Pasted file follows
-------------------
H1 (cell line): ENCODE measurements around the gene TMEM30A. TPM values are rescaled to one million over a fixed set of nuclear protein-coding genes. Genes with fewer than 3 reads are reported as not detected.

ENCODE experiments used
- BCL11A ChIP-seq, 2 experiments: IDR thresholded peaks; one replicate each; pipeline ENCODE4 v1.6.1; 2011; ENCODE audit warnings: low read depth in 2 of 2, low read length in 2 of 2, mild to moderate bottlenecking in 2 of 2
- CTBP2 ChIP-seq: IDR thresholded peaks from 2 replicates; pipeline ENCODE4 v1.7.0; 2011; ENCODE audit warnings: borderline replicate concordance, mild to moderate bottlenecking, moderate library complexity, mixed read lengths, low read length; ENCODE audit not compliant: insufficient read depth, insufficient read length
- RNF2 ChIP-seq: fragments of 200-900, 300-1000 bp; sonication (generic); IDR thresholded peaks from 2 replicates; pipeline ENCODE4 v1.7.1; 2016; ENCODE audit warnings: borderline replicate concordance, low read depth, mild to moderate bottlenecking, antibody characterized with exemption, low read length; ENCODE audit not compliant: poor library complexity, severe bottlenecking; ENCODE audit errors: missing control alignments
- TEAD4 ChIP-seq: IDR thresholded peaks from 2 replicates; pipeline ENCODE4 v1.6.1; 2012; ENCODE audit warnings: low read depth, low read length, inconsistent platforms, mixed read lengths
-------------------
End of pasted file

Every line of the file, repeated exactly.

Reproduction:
H1 (cell line): ENCODE measurements around the gene TMEM30A. TPM values are rescaled to one million over a fixed set of nuclear protein-coding genes. Genes with fewer than 3 reads are reported as not detected.

ENCODE experiments used
- BCL11A ChIP-seq, 2 experiments: IDR thresholded peaks; one replicate each; pipeline ENCODE4 v1.6.1; 2011; ENCODE audit warnings: low read depth in 2 of 2, low read length in 2 of 2, mild to moderate bottlenecking in 2 of 2
- CTBP2 ChIP-seq: IDR thresholded peaks from 2 replicates; pipeline ENCODE4 v1.7.0; 2011; ENCODE audit warnings: borderline replicate concordance, mild to moderate bottlenecking, moderate library complexity, mixed read lengths, low read length; ENCODE audit not compliant: insufficient read depth, insufficient read length
- RNF2 ChIP-seq: fragments of 200-900, 300-1000 bp; sonication (generic); IDR thresholded peaks from 2 replicates; pipeline ENCODE4 v1.7.1; 2016; ENCODE audit warnings: borderline replicate concordance, low read depth, mild to moderate bottlenecking, antibody characterized with exemption, low read length; ENCODE audit not compliant: poor library complexity, severe bottlenecking; ENCODE audit errors: missing control alignments
- TEAD4 ChIP-seq: IDR thresholded peaks from 2 replicates; pipeline ENCODE4 v1.6.1; 2012; ENCODE audit warnings: low read depth, low read length, inconsistent platforms, mixed read lengths